The survey results were disappointing, said Anne Schuchat, MD, assistant surgeon general and director of the CDC's National Center for Immunization and Respiratory Diseases.

"We have a need for a culture change in America," she said. "We worry about things when they are really bad, when they need treatment, rather than taking advantage of preventive steps like vaccines."

Considering the epidemic of chronic diseases in the country, vaccines should be used more widely to protect those younger than 65 who have diabetes, heart disease and asthma, she said. They should receive flu and pneumococcal vaccines routinely, but many don't. Only 15% of Hispanics younger than 65 who should receive the pneumococcal vaccine get it, as opposed to blacks (23%) and whites (27%) who should receive it.

One reason for the low rates is that adults often are unaware of the seriousness of vaccine-preventable diseases such as pneumococcal disease, hepatitis B, meningitis and seasonal influenza, said William Schaffner, MD, NFID president-elect and chair of the Dept. of Preventive Medicine at Vanderbilt University School of Medicine in Nashville, Tenn. About 50,000 adults die each year from these diseases -- more than those who die from HIV/AIDS, traffic crashes or breast cancer, Dr. Schaffner said.

Young adults up to age 26 are particularly unaware of the role vaccines play in preventing diseases, said Susan Rehm, MD, medical director for the NFID and vice chair of the Dept. of Infectious Disease at the Cleveland Clinic. For example, just 30% of young adults know that flu kills more Americans than any other vaccine-preventable disease.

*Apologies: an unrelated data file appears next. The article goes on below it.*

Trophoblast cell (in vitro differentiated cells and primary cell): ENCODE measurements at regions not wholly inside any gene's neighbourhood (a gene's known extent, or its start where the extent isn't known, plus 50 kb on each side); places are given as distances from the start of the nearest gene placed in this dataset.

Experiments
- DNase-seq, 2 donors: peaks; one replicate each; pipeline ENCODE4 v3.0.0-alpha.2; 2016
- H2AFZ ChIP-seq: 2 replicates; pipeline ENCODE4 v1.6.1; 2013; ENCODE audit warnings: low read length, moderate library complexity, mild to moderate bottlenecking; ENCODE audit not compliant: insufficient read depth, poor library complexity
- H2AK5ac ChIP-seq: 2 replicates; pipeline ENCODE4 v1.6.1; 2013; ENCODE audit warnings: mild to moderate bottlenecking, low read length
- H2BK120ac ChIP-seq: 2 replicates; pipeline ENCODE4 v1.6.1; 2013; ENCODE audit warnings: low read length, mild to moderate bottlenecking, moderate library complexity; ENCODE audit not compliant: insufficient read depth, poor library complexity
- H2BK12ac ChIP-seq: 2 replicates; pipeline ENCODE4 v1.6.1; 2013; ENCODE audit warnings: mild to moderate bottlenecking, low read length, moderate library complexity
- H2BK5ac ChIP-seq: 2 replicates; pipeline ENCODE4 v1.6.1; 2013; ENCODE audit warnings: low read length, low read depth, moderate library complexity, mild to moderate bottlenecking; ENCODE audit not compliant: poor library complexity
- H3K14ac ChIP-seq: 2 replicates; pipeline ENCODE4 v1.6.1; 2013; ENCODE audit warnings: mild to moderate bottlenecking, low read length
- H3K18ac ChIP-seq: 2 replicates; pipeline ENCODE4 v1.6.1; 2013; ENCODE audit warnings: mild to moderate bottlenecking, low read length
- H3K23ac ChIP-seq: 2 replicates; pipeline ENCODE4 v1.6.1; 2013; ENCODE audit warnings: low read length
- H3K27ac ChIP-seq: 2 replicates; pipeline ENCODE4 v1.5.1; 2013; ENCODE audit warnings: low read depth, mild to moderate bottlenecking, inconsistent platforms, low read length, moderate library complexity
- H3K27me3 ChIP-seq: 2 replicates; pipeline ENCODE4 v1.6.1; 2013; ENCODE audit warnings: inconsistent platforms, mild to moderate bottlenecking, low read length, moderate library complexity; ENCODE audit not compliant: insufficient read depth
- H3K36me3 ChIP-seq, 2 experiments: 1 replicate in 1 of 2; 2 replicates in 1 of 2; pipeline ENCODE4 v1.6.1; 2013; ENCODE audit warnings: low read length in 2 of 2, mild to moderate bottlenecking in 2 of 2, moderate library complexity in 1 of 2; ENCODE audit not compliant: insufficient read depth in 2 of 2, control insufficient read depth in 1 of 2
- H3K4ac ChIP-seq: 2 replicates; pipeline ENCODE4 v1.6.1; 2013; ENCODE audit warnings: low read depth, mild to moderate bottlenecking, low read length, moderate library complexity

The success of the nation's childhood vaccination program, which covers children and teens up to age 19, likely has ensured that young adults have no contact with diseases such as polio or measles, Dr. Rehm said.

The NFID survey results suggest that young adults are open to getting vaccinated, she said. "Our hope is that physicians across the specialties will become more familiar with the vaccines and recommend them to their patients."

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Who influences adults to get vaccinated?

A telephone survey by the National Foundation for Infectious Diseases shows the importance of physician recommendations for adult immunizations. When asked who would most influence the choice to get vaccinated, the older the adults were, the greater likelihood they named a personal physician. Here are figures from either end of the adult age spectrum:

All adults Age
Age 65
and older
Personal physicians 69% 47% 82%
Family member 19% 33% 6%
Celebrity physician,
public figures, other
7% 11% 4%
None of these 4% 7% 6%
Don't know,
refused to answer
1% 2% 1%

Note: Figures do not add up to 100% due to rounding.

Source: National Foundation for Infectious Diseases, 2009 National Adult Immunization Consumer Survey, conducted Feb. 19-22